“Those parts of the exams would become longer and more invasive,” Vaughn recalled. “He was very vocal from a moaning standpoint.
“Looking back now, there was no need for an 18-year-old to have a prostate exam. Or to be penetrated when you went to the doctor for a strep throat or a twisted ankle. Whatever you went in for, he would rush through the normal exam and spend extra time on your penis, testicles, and anus. The rectal exam always involved digital insertion. He didn’t use gloves.”
Vaughn has since come to learn, in conversations with former teammates, that they were subjected to similar exams.
“Everyone went through this — it’s kind of mind-boggling how the story is the same over and over,” Vaughn said. “But back then we didn’t talk about it. The intimate details were never discussed.
“You would hear things in the training room; people would say, ‘Gotta take your medicine,’ and kind of chuckle, but we never had any specific conversations.
“Some guys just stopped going; kind of like how you feel about the dentist. They just didn’t want to see Doc Anderson.”
Reassigned, not fired
Anderson worked for the university from 1966 to 2003, initially in both the University Health Service and athletic department, then solely in the athletic department after 1979. He died in 2008.
Since the first public revelation in February, more than 400 former Michigan athletes have come forward with allegations and put their names to lawsuits against the university, Vaughn among them. The lawsuits assert that Anderson’s conduct was criminal, and perhaps more disquieting, that the university was culpable in covering up his misdeeds for decades.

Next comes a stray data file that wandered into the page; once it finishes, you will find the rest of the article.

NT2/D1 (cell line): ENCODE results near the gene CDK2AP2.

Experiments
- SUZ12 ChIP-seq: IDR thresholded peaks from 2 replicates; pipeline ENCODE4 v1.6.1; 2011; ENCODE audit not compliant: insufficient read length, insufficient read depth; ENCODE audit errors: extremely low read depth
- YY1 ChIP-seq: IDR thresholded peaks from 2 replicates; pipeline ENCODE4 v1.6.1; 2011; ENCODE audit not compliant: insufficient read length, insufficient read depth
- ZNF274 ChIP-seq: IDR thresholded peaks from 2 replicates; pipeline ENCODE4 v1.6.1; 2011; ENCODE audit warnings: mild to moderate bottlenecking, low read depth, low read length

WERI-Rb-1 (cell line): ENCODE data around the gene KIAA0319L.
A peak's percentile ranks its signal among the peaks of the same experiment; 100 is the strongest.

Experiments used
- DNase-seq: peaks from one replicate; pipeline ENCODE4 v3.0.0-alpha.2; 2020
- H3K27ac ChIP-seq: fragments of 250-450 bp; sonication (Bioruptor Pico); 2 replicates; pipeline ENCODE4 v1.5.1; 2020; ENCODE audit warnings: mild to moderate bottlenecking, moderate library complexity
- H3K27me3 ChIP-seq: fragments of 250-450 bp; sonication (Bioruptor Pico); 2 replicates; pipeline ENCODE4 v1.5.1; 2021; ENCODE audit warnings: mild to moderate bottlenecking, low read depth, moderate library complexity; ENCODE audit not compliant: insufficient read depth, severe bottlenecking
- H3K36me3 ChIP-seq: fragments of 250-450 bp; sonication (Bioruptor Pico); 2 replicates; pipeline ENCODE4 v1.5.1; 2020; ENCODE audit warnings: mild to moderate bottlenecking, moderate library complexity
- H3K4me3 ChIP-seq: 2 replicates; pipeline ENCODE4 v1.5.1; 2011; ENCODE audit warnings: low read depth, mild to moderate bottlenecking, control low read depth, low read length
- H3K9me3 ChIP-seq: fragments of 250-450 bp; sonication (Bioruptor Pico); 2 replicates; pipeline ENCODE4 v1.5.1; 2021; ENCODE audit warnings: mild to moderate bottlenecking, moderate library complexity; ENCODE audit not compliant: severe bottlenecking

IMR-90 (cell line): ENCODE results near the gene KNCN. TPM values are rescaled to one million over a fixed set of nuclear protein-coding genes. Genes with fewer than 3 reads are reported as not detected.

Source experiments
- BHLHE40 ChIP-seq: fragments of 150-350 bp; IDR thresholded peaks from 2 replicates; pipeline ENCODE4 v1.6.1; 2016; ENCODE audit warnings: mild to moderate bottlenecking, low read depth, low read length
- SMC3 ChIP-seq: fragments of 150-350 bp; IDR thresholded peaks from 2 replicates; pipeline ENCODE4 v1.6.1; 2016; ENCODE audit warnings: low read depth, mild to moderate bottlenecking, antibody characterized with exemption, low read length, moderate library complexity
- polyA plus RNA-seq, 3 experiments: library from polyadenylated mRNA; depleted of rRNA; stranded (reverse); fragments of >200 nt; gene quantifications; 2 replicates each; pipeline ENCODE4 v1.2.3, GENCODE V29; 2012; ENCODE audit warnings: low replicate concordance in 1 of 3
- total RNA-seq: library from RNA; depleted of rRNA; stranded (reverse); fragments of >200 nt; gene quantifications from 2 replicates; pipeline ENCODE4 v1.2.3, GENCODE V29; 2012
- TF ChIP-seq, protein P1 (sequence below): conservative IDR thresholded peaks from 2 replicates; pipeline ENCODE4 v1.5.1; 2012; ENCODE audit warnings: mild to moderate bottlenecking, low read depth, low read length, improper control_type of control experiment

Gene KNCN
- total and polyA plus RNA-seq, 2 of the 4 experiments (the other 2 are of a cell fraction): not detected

Vaughn’s lawsuit states that Anderson’s “sexual assault, abuse, and molestation” caused him to suffer wide-ranging emotional damage. It alleges that the university was complicit because it ignored several complaints about Anderson dating to 1968 and chose not to fire him, instead assigning him full time to the athletic department in 1979. There, Anderson had access to hundreds of male athletes, such as Vaughn, who did not complain for fear of jeopardizing their scholarships and/or progress on the field.
Vaughn’s lawyer, former Michigan state attorney general Michael Cox, who represents 79 plaintiffs, said Anderson took particular advantage of those dependent on athletic scholarships.
“At first he’s at University Health Service where he treats ordinary students who are classic suburbanites who pay their own tuition and can afford to file complaints against him,” said Cox. “So where do they send him? Over to the athletic department where he’ll only treat those who can’t complain because they need their scholarship to stay in school.”
He added, “My clients are white, Hispanic, and African-American. This really should be viewed through a prism of class.”
Michigan’s transfer of Anderson to the athletic department had echoes in the Catholic Church’s handling of pedophile priests, Cox said.
“Priests were transferred from parish to parish, while this was from one department to another,” Cox said.
The racial element
Vaughn sees institutional racism in Michigan’s actions. He points out that Blacks made up 70 percent of the football team when he was at the school.
“So how could you not bring in race into the bottom-line judgment of liability?” Vaughn said. “Their thought process was, ‘It’s OK to put him with these guys.’ Because they weren’t looking at our civil and human rights.”
Anderson’s abuse was uniquely traumatic to Black athletes, Vaughn suggests, because of ingrained cultural attitudes around masculinity.
“There was a taboo — Black men didn’t discuss their pain, their fears, they internalized it — that was especially prevalent in the ’70s, ’80s, and ’90s,” he said.
Men raised within strict codes of masculinity may be particularly damaged by sexual abuse, said Heather Drevna, a spokeswoman for RAINN (Rape, Abuse & Incest National Network), the nation’s largest anti-sexual violence organization.